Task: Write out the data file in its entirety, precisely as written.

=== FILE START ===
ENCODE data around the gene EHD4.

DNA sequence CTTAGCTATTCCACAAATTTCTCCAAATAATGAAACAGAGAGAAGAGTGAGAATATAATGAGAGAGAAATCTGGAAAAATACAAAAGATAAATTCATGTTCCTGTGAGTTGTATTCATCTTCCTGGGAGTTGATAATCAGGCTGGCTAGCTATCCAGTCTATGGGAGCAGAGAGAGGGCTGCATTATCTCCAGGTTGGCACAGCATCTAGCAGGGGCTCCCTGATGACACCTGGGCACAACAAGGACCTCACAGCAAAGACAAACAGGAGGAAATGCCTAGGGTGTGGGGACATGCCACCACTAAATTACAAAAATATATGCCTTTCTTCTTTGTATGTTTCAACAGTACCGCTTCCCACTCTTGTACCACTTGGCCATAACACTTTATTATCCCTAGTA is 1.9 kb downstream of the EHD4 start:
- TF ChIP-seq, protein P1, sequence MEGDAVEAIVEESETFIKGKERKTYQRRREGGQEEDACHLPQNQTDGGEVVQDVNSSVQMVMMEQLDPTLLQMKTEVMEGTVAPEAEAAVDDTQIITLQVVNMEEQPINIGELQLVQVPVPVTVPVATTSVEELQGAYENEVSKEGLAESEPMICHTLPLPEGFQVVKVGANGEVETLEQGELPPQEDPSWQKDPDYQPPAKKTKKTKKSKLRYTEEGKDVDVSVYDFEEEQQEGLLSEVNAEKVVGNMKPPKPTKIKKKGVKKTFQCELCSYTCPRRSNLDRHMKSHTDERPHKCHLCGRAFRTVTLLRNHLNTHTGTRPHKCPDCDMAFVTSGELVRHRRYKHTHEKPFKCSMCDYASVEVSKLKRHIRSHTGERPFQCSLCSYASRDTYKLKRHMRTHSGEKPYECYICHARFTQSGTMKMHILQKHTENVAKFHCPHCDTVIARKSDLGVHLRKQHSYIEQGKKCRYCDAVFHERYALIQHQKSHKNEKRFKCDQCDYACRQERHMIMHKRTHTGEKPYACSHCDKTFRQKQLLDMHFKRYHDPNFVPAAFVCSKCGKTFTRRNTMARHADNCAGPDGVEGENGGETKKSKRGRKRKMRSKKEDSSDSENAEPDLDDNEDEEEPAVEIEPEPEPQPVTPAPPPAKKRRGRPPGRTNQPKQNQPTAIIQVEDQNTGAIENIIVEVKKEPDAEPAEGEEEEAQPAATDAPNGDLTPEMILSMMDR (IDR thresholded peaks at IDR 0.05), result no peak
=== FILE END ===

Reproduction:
ENCODE data around the gene EHD4.

DNA sequence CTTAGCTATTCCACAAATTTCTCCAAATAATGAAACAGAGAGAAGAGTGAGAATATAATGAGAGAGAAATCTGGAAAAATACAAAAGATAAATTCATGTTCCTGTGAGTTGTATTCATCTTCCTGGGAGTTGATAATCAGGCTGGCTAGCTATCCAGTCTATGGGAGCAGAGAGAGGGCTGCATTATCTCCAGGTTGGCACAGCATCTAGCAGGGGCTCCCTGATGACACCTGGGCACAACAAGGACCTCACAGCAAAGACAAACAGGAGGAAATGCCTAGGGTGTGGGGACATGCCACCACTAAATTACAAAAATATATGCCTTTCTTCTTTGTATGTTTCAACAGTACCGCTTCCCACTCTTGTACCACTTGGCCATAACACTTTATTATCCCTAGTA is 1.9 kb downstream of the EHD4 start:
- TF ChIP-seq, protein P1, sequence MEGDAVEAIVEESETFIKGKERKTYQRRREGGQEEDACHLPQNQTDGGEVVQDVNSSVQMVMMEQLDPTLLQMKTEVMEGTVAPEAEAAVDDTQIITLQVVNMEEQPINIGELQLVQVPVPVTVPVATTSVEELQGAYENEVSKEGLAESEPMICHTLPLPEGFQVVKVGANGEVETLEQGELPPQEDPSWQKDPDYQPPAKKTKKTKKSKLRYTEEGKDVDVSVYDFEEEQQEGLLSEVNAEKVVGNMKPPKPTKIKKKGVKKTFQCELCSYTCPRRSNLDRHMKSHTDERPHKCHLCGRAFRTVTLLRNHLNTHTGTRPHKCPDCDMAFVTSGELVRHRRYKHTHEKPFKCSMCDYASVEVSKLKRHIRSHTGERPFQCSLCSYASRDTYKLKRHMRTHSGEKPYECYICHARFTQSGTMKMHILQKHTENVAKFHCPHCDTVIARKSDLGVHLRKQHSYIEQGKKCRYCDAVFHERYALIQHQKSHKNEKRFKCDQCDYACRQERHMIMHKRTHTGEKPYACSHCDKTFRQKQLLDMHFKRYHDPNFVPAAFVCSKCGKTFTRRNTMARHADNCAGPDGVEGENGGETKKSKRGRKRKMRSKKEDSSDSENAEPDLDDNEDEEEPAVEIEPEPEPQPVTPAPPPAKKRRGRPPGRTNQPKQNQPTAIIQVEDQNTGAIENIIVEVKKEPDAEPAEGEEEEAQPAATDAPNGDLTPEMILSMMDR (IDR thresholded peaks at IDR 0.05), result no peak